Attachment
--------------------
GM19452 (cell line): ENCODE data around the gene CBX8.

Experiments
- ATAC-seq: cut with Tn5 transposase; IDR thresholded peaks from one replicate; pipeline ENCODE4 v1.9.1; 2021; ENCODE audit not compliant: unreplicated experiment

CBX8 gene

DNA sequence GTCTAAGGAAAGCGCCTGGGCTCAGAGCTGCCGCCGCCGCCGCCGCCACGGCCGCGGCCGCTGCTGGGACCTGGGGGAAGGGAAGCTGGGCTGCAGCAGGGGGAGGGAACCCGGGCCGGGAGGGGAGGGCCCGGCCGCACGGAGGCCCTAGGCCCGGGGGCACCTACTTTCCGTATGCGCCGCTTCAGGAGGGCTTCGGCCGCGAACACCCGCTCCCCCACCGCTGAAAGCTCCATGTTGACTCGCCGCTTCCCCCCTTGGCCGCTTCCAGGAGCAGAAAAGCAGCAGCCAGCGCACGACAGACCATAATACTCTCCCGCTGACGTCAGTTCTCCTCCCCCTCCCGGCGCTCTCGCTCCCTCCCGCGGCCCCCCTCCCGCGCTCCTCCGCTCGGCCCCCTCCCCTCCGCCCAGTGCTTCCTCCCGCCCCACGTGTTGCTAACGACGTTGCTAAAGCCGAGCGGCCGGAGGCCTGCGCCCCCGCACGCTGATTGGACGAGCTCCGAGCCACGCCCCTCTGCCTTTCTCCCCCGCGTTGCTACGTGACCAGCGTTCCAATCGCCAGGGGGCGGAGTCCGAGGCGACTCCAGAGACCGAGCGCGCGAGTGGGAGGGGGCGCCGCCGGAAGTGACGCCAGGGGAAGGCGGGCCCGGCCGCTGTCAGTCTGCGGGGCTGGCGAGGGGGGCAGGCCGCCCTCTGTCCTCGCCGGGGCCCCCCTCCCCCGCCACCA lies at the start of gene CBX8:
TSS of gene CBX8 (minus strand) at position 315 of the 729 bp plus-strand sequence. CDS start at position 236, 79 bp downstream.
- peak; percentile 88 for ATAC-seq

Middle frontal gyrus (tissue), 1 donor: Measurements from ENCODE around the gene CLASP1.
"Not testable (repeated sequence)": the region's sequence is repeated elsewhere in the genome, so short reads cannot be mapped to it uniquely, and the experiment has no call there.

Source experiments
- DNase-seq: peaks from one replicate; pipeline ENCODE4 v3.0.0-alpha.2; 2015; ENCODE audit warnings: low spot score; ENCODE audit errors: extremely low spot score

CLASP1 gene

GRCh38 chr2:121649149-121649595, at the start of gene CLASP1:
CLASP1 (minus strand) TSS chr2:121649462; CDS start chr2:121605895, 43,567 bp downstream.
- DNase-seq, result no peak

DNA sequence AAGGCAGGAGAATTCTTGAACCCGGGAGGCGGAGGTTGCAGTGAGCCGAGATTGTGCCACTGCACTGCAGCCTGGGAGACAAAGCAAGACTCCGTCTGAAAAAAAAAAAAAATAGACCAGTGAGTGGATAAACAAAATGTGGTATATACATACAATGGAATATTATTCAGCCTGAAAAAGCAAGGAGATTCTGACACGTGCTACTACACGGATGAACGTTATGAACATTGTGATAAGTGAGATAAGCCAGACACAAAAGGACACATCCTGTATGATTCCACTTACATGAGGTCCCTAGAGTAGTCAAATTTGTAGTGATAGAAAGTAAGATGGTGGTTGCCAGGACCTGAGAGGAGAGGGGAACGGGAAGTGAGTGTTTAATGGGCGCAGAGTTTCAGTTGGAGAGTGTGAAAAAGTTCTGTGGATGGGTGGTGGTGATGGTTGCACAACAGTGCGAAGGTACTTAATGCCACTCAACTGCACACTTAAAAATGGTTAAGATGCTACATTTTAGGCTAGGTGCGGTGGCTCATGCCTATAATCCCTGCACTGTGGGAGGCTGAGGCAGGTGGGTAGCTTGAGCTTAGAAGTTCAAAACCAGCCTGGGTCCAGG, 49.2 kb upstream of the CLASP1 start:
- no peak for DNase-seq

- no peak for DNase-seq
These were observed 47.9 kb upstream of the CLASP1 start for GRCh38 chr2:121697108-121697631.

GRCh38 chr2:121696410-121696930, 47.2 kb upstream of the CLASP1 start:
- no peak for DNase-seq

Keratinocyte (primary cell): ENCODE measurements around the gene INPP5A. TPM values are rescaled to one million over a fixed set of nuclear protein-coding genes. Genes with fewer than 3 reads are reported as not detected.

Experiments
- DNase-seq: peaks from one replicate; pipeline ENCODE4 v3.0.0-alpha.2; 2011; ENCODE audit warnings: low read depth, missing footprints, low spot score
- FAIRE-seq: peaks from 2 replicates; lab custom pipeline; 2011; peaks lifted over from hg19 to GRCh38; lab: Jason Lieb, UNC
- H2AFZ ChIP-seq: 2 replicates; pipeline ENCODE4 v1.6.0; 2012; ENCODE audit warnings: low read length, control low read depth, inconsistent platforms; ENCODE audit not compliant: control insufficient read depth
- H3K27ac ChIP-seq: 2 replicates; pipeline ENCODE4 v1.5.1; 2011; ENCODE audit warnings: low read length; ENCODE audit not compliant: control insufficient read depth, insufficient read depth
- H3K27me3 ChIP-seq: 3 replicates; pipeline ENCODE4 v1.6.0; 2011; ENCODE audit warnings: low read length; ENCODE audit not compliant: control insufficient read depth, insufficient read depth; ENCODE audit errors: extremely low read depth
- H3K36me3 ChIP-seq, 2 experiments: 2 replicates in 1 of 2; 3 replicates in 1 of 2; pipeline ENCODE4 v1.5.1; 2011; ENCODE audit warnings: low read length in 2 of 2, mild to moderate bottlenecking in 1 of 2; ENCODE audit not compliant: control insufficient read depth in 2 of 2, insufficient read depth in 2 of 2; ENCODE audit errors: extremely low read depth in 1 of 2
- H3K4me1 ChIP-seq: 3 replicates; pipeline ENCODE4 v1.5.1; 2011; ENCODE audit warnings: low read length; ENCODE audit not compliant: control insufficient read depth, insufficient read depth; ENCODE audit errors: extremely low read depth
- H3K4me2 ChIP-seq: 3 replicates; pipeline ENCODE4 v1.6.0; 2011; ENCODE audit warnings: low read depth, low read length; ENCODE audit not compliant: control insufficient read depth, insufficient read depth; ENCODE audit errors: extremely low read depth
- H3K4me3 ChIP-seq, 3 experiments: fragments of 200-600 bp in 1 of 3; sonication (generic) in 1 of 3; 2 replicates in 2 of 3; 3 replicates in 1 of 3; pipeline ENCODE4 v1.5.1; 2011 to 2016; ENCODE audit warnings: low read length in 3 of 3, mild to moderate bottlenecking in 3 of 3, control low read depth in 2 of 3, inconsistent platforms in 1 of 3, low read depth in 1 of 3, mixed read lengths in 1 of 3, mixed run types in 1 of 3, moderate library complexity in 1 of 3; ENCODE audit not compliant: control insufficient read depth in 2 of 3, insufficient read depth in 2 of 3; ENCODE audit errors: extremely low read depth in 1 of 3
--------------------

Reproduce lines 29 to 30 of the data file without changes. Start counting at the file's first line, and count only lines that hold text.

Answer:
- H3K36me3 ChIP-seq, 2 experiments: 2 replicates in 1 of 2; 3 replicates in 1 of 2; pipeline ENCODE4 v1.5.1; 2011; ENCODE audit warnings: low read length in 2 of 2, mild to moderate bottlenecking in 1 of 2; ENCODE audit not compliant: control insufficient read depth in 2 of 2, insufficient read depth in 2 of 2; ENCODE audit errors: extremely low read depth in 1 of 2
- H3K4me1 ChIP-seq: 3 replicates; pipeline ENCODE4 v1.5.1; 2011; ENCODE audit warnings: low read length; ENCODE audit not compliant: control insufficient read depth, insufficient read depth; ENCODE audit errors: extremely low read depth